The old Siberia is still heavily forested as the mine didn't exist long enough early last century for all its trees to be felled for pit props. As well, the site is now adjacent to the Werakata National Park and Aberdare State Forest.
On site, it all seems awe-inspiring, except on weekends when the silence is broken by the roar of trail bikes and disturbed snakes slithering through the leaf litter.
There's even a miniature lake, a huge colliery dam actually, reflecting its tranquil surroundings.
Other major talking points are a magnificent brick chimney, maybe more than 30 metres tall and a large winding house once holding the crucial, steam-driven mine engines.
This gutted, all but roofless but still impressive brick cathedral is now half hidden by new growth timber. Nearby concrete foundations of the pit top lie in bush, while an explosives store bunker, made of brick but with its heavy cast iron door long torn off, is also obscured.
My guide on a recent tour of the area was local Kevin Robinson, whose uncle Neville wrote a book in 1993 on the South Maitland 'coal rush' entitled They Called It Siberia.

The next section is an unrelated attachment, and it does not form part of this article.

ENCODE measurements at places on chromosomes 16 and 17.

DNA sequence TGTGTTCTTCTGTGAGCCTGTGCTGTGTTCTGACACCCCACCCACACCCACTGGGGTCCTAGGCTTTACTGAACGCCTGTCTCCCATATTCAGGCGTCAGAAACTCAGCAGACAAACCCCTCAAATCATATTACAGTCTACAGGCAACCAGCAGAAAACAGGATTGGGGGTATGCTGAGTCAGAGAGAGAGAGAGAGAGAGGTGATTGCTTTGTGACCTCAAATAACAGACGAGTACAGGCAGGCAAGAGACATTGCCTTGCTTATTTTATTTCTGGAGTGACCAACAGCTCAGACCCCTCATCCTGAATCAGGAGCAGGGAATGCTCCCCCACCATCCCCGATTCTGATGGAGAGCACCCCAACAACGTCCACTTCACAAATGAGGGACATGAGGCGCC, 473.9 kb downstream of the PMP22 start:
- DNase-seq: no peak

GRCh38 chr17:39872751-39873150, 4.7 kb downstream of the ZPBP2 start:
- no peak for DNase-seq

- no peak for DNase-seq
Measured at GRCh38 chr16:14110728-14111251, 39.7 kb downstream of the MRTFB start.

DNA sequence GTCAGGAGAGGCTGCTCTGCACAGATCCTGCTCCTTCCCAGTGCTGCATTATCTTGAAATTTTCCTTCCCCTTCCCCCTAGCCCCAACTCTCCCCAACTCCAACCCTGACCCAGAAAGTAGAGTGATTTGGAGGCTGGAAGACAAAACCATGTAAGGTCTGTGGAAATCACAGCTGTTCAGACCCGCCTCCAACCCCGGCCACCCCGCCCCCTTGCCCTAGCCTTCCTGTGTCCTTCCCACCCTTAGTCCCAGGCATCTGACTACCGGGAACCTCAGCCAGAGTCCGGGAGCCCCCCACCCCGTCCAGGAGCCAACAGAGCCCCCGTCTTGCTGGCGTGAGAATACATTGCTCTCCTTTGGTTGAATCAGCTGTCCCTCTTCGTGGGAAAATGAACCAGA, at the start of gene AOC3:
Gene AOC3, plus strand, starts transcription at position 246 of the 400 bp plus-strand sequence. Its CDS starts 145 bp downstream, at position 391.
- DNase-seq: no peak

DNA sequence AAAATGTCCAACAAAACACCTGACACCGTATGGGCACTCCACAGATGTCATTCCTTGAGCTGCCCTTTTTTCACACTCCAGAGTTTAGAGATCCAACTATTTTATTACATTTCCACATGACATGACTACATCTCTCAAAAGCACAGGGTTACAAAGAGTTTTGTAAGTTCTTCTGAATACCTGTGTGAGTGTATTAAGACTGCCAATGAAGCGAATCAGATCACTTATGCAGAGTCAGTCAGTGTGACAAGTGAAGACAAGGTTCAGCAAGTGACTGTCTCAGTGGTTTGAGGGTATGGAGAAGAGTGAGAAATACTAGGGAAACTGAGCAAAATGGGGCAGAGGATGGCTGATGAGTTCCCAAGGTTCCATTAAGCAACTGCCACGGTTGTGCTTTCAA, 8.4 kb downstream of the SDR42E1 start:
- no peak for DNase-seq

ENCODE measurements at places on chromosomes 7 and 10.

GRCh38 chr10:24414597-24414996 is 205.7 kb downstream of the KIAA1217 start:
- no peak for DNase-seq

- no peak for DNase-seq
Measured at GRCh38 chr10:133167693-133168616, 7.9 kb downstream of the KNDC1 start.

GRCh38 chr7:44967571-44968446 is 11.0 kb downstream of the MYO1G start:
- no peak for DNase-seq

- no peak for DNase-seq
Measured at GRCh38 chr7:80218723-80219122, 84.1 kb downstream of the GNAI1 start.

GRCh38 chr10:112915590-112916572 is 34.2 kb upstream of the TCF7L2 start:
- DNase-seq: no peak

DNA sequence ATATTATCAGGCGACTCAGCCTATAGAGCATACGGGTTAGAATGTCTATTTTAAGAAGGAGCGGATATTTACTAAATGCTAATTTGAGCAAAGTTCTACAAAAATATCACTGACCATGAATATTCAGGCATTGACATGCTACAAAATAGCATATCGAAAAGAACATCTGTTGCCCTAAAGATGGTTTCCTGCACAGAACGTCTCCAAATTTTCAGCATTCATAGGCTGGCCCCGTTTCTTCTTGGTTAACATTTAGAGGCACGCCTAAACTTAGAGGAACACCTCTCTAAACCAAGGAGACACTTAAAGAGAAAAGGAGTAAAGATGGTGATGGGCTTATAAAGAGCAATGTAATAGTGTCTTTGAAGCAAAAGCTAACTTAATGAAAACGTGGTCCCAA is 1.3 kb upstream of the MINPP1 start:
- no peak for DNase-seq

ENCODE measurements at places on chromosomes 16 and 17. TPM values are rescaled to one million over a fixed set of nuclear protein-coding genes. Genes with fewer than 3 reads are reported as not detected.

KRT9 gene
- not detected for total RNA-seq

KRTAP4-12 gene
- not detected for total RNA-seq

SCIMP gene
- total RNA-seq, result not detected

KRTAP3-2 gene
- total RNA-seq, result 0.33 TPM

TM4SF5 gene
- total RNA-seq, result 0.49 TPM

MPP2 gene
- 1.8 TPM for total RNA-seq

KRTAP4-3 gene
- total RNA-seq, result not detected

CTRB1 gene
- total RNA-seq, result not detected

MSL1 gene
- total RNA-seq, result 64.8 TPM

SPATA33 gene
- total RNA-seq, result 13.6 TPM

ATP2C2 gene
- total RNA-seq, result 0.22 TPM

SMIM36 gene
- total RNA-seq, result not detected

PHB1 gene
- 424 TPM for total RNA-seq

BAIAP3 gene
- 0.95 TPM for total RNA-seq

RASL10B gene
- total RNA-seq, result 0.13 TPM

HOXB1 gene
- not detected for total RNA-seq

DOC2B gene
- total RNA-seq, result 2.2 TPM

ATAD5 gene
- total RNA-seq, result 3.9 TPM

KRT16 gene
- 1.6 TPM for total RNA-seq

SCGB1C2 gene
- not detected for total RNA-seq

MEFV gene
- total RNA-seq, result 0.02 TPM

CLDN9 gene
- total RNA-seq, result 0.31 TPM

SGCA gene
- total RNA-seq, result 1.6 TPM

"He was a schoolteacher. He spent a lot of time recording Aberdare South Colliery history before it disappeared from memory," he said.
"It's a shame the heritage of this place isn't properly preserved before it's all gone.
"My grandfather worked here as a (coal) weighman on the pit top.
"He wore a pressed white shirt to work each day. Incredible."
Kevin Robinson said part of his grandfather's "bag hut" home was still in the bush close by. Oddly enough, it had a concrete floor, so dirt could be swept out of the primitive house.
"He worked here until he was 16 years old and then went off to fight (for the British Empire) in World War 1, leaving grandma in her bag hut in the bush here before he came back in 1918," Robinson, now 71, said.
"Something should be done by authorities to save this important, surviving piece of Coalfields heritage.
"Soon it will be too late.
"I once rang a Wallsend man who had a pile of rare photos of this place. That was on a Thursday. Sadly, he died the next day, so I suppose all those historic pictures were lost.